I've read in some sources that there are more words in the Eskimo/Inuit language to describe types of snow that have arisen out of necessity. I've also read in other sources that this is just urban legend and that they really don't have any more words for snow. What is the correct metric used to measure if they have more words (for example do we count only single words such as snow, sleet, powder and not include compound words like snow-drift)? Do they actually have more words for snow?

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    In the Netherlands, there seems to be 11 words for rain (in Dutch).
    – b.roth
    Nov 7, 2010 at 13:46
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    Rain, shower, mist, downpour, sprinkle, drizzle, storm, fog, precipitation, cloudburst, spate?
    – Kosmonaut
    Nov 7, 2010 at 14:57
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    @Kosmonaut, you forgot 'cats and dogs' :)
    – Benjol
    Nov 8, 2010 at 5:43
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    I also forgot sleet (which I was unfortunately reminded of on the way to work this morning).
    – Kosmonaut
    Nov 8, 2010 at 13:52

2 Answers 2


Not at all. Read this great paper, The Great Eskimo Vocabulary Hoax for the full details.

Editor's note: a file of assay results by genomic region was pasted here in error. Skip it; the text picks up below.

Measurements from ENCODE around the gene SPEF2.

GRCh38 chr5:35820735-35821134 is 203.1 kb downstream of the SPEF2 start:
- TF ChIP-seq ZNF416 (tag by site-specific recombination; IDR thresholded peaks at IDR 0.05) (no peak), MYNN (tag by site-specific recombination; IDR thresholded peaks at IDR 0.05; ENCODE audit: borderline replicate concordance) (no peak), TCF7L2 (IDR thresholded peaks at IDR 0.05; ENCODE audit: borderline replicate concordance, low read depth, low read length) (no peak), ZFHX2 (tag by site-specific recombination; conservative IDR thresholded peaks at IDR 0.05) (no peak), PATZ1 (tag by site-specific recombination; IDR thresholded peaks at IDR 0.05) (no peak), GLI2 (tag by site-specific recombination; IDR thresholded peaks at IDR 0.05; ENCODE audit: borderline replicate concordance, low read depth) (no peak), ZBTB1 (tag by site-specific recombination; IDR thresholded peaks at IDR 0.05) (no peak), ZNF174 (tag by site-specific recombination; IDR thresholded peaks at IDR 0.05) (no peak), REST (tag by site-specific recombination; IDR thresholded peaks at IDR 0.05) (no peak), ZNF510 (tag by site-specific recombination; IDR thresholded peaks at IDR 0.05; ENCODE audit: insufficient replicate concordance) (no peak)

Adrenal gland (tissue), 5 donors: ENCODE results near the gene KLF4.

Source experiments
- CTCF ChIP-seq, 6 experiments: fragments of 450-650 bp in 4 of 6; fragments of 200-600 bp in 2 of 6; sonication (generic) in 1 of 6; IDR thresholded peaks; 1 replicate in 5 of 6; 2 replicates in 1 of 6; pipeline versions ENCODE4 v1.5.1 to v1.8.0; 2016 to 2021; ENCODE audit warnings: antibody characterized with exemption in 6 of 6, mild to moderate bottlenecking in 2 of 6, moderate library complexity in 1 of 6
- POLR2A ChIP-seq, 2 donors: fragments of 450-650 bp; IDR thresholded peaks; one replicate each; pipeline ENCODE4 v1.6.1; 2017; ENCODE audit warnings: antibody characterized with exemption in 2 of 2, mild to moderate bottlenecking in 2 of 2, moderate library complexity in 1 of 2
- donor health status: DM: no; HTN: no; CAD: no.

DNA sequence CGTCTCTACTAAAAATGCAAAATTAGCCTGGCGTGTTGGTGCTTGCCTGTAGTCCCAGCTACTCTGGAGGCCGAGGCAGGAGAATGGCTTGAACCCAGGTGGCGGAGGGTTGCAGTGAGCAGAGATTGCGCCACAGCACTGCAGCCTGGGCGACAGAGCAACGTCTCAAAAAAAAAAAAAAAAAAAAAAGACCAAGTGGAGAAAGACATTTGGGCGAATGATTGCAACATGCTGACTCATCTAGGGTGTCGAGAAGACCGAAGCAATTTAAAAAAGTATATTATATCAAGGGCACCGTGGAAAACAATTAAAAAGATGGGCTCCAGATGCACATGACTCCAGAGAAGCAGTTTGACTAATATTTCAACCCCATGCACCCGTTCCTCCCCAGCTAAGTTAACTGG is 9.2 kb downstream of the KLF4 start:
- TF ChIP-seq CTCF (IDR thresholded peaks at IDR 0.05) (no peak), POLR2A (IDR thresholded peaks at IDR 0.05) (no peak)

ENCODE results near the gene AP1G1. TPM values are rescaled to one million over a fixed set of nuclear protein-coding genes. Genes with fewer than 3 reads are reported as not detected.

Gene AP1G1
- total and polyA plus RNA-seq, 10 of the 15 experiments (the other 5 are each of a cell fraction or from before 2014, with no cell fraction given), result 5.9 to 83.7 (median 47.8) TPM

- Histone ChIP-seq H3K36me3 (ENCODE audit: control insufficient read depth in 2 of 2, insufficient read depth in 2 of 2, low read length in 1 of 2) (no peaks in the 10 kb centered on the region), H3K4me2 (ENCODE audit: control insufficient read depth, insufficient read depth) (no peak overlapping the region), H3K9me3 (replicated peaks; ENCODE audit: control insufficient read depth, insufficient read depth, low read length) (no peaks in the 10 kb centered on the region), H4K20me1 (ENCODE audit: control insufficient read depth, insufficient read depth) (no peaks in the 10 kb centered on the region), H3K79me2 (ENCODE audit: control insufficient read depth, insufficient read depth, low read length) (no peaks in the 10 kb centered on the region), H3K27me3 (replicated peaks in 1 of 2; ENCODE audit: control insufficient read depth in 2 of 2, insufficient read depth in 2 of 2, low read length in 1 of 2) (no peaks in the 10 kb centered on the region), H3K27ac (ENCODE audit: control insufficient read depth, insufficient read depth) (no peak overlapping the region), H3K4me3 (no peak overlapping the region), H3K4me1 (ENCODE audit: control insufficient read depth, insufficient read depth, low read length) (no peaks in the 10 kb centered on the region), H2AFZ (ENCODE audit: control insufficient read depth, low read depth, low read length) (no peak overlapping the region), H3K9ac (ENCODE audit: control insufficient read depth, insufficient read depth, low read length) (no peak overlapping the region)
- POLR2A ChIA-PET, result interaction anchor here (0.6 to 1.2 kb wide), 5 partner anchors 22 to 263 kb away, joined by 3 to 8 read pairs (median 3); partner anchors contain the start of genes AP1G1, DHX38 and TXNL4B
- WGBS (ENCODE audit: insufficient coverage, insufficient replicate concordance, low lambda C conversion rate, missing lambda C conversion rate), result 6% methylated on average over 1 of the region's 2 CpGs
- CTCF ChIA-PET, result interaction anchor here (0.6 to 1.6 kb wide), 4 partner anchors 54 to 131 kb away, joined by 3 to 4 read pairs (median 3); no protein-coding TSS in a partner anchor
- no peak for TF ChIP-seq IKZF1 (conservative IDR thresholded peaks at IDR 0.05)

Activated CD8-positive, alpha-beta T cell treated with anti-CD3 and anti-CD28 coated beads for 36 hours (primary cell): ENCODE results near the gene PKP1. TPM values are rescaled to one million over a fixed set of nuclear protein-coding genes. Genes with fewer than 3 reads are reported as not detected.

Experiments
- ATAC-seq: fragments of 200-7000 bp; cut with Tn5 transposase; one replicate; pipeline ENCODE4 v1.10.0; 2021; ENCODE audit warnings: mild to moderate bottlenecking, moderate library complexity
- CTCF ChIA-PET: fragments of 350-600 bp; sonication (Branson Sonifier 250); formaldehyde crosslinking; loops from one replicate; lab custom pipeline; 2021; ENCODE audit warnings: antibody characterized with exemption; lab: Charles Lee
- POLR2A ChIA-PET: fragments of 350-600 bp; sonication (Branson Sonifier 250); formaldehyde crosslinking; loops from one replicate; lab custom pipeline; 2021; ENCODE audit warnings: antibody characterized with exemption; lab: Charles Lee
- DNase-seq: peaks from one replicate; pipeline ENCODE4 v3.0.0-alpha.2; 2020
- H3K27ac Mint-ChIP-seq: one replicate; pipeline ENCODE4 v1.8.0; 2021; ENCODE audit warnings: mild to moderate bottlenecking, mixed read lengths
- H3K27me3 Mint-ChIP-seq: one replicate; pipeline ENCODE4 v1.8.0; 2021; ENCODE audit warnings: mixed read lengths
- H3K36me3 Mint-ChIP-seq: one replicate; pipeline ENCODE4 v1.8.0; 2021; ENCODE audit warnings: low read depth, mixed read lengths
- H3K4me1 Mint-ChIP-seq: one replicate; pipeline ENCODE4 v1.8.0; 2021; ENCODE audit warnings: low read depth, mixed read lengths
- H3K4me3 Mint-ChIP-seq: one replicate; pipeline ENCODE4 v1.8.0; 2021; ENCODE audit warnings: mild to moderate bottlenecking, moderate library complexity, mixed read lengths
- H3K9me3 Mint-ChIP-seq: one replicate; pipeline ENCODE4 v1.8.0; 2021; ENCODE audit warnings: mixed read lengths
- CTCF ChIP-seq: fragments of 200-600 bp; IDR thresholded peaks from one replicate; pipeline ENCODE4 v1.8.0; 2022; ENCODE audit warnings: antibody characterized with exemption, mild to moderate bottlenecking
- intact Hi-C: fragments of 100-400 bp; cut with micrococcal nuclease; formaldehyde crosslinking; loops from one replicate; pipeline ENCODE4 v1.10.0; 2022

The summary is: some researcher noted that, in English, we have some "snow" words with the same root, like "snowstorm," "snowfall," but these words have words with different roots in the Eskimo language, much like we have "river" and "stream." It was then misunderstood and taken from there, leading to more and more ridiculous claims, each one only looking at the one claim prior to it and not the initial source, which most people forgot.

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    (From that article): the next time someone tells you Eskimo has a hundred words for snow, tell him, "Gosh, the Greenlandic dictionary only lists two, qanik and aput. Do you know any others?" Dec 3, 2010 at 4:43

Not really, it's more of an urban legend.

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